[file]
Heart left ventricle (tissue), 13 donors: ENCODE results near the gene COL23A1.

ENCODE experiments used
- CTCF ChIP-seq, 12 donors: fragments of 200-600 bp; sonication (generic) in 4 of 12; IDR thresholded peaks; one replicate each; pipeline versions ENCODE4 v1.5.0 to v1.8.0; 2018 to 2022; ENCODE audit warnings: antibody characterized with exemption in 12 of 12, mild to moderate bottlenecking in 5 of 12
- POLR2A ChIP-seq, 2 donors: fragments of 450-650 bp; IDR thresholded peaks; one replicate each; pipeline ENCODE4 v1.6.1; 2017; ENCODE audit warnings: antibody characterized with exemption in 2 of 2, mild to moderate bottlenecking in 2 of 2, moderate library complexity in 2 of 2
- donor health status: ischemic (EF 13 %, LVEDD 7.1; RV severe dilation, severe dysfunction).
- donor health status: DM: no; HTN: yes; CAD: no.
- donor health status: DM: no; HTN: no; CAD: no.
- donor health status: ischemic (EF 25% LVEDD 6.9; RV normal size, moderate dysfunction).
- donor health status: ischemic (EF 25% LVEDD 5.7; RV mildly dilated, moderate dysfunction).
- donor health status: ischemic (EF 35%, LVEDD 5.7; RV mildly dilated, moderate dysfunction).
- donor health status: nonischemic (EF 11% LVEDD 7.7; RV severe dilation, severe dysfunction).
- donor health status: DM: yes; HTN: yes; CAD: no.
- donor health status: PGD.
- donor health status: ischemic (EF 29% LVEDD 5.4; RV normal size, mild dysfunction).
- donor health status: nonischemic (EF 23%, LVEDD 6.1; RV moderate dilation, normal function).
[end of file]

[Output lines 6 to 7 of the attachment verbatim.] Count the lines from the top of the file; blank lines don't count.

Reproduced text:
- donor health status: DM: no; HTN: yes; CAD: no.
- donor health status: DM: no; HTN: no; CAD: no.